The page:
Qualifying proper takes place on Thursday evening at 18.55. There will be four 15-minute sessions, one for each driver (three-driver crews will bypass Q1). The final qualifying time will be the average of the fastest laps set by each driver in their respective session, with the same criteria applied to three and four-driver crews. Should one driver fail to set a time, their car will start behind all of the cars that have set a full complement of times. Later that evening, night practice gets underway at 20.35 and will be more important than ever this year, with a later spot on the calendar meaning considerably more after-dark running.
On Friday there will be a 30-minute warm-up session at 17.30 to prepare for Super Pole. Beginning at 18.20, this fiercely contested session sees the fastest 20 cars from qualifying battle to establish the first 10 rows of the grid. Each team must choose just one driver, who will complete two full laps.
And, on Saturday, the main event finally arrives: at 15.30 CEST the Total 24 Hours will begin its 72nd running – and the 20th since GT rules were adopted in 2001. It will conclude the following day at 14.30 CET, with the end of Central European Summer Time meaning that clocks will move back by one hour at 03.00 on Sunday morning.
The maximum length of any stint is 65 minutes, except if a full-course yellow or safety car period is in operation when the stint finishes. In this case, an additional five minutes is permitted to allow the car to get back to the pit lane at a slower pace.
A driver may only complete three full stints in a row. After this, they must rest for at least one hour. The maximum driving time permitted over the full race is 14 hours. Exceeding stint times will result in a penalty.
Three or four sets of tyres must be marked for use in qualifying, depending on the number of drivers in a crew, with each competitor able to use a new set. One of these sets must be used for the start of the race, but tyre choice is free after the first lap. Cars qualifying for Super Pole are allowed an additional new set of tyres to tackle this session.
This year, a refuelling time must be met during each stop. Tyres changes can only be carried out after the refuelling nozzle has been removed and will not be timed. Additionally, there will be a one-second tolerance that can be used if a competitor goes under the minimum pit stop time by one second or less. Four will be available throughout the race, but these cannot be combined.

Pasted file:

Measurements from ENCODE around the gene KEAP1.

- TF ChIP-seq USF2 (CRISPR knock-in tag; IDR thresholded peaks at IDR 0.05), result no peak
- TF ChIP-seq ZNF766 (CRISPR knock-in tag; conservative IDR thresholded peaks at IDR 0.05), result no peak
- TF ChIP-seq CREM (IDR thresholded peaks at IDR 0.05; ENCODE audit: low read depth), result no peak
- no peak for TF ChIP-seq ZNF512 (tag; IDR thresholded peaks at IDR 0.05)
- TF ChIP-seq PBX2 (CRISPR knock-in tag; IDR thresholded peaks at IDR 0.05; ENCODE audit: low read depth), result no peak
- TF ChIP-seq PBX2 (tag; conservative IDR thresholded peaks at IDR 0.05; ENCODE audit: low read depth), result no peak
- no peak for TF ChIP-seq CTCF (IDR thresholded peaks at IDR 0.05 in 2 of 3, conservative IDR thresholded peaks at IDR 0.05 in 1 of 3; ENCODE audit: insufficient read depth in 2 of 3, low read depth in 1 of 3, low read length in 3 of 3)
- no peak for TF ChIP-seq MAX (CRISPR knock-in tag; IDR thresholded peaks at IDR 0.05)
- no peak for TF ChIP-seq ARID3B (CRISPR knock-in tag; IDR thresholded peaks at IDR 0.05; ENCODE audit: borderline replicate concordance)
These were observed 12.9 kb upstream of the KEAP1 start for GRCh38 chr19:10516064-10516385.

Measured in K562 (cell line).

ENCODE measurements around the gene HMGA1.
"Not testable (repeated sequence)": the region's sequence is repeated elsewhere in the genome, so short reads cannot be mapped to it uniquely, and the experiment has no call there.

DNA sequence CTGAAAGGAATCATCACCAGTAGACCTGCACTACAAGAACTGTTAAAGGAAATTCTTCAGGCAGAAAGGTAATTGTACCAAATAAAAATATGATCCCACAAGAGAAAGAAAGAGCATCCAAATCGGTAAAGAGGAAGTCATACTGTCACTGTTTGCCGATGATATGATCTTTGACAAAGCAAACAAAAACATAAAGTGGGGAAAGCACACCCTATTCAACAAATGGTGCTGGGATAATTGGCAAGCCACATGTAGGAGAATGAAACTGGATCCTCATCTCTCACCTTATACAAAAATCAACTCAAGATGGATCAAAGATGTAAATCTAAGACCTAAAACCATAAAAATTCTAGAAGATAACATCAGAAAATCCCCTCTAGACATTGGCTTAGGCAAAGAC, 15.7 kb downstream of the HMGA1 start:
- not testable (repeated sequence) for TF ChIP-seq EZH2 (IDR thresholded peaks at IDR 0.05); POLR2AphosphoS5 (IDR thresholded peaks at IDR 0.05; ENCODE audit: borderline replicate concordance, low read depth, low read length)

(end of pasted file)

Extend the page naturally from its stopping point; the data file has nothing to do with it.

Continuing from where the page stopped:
On some cars, items such as brakes discs and pads can be changed much quicker than on others. To maintain an emphasis on competition, each car must make one Technical Pit Stop of at least four minutes from pit-in to pit-out. In a change from last year’s rules, the stop must be taken after the start of the 12th hour and before the end of the 22nd hour, and can be completed under full-course yellow or safety car conditions.
POINTS AND PRIZES
One point is awarded to the team and drivers from the car that starts on pole overall and in each category. Half-points are awarded to the top nine runners in each category after six and 12 hours of the race on a basis of 12, 9, 7, 6, 5, 4, 3, 2, 1. Full points will be awarded to the top 10 runners after 24 hours (25, 18, 15, 12, 10, 8, 6, 4, 2, 1).
Last but not least, the Coupe du Roi rewards the manufacturer that scores the best result across the classes, with points awarded per car at six, 12 and 24 hours. This has been won for the past two years by Mercedes-AMG, which showed impressively consistent performance in 2018 and 2019.
With this information at hand, you are fully up to speed for the 2020 Total 24 hours of Spa. From pre-qualifying onwards, this year’s action will air on a free-to-view, non-geo-blocked stream. This will be available on the usual platforms, including the event's official website, Facebook page and YouTube channel. For further information and to stay up to speed with developments at the circuit, follow the Total 24 Hours of Spa on Facebook, Twitter and Instagram.